I am not sure whether this comic was as good as it felt, or if I was just suffering from a hangover of crappy comics (see my review of Van Helsing vs. Frankenstein). Regardless Generation Zero #1 is a good comic. Really good. Refreshingly good. You of course expect Valiant to consistently deliver, but there is something about this story that grabs. Maybe because the whole set up feels like a really satisfying episode of Doctor Who.
The mood is set by kids all over the world talking about Generation Zero, the psiot kids from the Harbinger series. Rumors are ultimately the source of their gossip, but one consistency dominates the theme: putting your case before #zero, and asking for help. Can't hurt, right?
Several kids lay out their convincing cases, but one seems to stand out. The story of a girl named Keisha and the shady death of her boyfriend Stephen. For some reason their town has gone upscale in almost every way – new technologies in school, significantly higher wages all around, parks and landmarks made pristine, and a dwindling population of punks, stoners, and weirdos of which our purple-haired protagonist is (surprise!) a member.
She's cool though. Suave, sarcastic, smart. You feel for her almost as fast as you are repelled by her appearance. That all goes away as writer Fred Van Lente fleshes her out into a relatable character you get the feels for. She'll break your heart, honestly because the art by Francis Portela gives her a frank realism you cannot help but smile at.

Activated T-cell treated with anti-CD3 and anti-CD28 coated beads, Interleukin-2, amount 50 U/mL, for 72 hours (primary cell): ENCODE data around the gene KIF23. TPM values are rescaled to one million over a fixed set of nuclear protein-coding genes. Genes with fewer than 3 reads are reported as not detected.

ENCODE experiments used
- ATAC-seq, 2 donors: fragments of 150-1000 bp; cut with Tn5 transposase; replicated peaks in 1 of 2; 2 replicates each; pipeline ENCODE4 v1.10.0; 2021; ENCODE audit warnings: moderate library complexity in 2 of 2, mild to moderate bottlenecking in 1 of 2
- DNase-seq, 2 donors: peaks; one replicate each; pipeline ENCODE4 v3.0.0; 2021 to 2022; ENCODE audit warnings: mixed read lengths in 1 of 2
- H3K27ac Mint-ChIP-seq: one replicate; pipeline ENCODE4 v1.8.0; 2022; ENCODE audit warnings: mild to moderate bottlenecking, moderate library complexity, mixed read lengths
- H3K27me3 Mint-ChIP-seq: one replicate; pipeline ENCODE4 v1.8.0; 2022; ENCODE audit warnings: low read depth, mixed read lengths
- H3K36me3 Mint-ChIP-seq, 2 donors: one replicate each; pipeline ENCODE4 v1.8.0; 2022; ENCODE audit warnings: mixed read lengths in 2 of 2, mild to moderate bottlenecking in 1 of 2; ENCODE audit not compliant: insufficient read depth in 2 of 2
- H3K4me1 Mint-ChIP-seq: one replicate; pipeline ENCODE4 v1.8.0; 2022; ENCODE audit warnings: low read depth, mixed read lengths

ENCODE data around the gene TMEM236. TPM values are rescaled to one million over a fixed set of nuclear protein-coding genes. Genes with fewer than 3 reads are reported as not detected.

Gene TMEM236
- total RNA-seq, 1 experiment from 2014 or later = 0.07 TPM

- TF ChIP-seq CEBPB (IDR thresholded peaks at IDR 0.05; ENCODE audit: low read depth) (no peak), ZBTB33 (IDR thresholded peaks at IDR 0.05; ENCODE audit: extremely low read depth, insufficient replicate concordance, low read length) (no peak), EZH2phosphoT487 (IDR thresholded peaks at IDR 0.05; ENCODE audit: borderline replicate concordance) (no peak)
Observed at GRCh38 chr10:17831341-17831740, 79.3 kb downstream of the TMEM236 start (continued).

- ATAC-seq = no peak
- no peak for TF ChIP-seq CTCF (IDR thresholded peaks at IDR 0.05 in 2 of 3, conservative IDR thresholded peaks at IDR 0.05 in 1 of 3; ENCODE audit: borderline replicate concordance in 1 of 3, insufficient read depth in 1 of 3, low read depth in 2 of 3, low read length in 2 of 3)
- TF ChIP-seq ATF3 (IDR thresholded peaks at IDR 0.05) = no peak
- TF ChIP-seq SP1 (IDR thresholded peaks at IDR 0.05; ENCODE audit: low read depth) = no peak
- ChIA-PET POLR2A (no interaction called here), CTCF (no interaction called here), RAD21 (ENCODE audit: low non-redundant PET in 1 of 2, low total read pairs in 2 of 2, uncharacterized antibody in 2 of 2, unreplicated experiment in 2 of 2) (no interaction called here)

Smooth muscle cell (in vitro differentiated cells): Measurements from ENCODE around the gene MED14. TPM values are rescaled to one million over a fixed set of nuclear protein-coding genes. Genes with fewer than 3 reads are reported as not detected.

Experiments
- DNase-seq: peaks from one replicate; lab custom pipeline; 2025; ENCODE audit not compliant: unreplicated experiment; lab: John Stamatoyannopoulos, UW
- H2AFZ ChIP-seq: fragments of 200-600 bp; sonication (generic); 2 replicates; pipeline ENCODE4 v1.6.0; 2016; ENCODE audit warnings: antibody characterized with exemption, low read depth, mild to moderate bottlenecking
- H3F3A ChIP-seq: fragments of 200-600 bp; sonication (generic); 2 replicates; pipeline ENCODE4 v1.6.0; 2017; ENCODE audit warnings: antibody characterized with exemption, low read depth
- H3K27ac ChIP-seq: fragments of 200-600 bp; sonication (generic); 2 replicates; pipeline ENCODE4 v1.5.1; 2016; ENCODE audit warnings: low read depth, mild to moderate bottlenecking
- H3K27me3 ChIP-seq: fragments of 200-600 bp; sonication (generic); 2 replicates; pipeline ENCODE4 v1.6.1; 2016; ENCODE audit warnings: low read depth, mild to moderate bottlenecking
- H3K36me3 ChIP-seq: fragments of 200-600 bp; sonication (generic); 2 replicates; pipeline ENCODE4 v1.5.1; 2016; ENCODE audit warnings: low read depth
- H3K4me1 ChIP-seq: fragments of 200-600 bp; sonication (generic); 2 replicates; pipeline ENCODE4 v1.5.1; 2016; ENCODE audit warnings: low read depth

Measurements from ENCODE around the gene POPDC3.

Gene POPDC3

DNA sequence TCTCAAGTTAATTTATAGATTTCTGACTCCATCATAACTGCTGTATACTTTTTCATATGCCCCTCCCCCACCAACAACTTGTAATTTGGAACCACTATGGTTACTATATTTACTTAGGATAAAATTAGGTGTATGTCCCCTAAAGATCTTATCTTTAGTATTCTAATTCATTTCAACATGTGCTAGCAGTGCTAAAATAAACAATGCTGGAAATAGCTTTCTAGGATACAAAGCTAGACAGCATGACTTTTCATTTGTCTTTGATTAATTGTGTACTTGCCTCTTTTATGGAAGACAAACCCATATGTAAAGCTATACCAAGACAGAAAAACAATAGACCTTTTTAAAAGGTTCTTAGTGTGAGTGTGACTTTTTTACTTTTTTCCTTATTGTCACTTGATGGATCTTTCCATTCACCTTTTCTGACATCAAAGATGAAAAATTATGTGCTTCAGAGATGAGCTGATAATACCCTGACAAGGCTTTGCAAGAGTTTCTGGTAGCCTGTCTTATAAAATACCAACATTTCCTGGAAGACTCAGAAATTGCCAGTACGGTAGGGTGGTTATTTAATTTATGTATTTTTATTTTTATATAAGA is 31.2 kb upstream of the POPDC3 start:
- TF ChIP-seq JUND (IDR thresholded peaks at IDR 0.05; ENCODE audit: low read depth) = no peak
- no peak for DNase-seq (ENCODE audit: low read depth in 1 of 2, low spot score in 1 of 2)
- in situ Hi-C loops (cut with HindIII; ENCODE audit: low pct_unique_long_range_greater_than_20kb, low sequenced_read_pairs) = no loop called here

The point is it all feels phony; the prosperity, the technology, the feel of it. All of it. And there is no palpable reason why, except that nagging at the back of your mind and the shady death of Stephen. I honestly don't want to reveal any more than that because you are in for a satisfying read. And to those of you who have already had the pleasure, I'm sure you are in the same boat as I.
Wanting to know what's next because from the conclusion of Chapter one we have all been shown that something is horribly awry.
Four and one half stars. Cheers!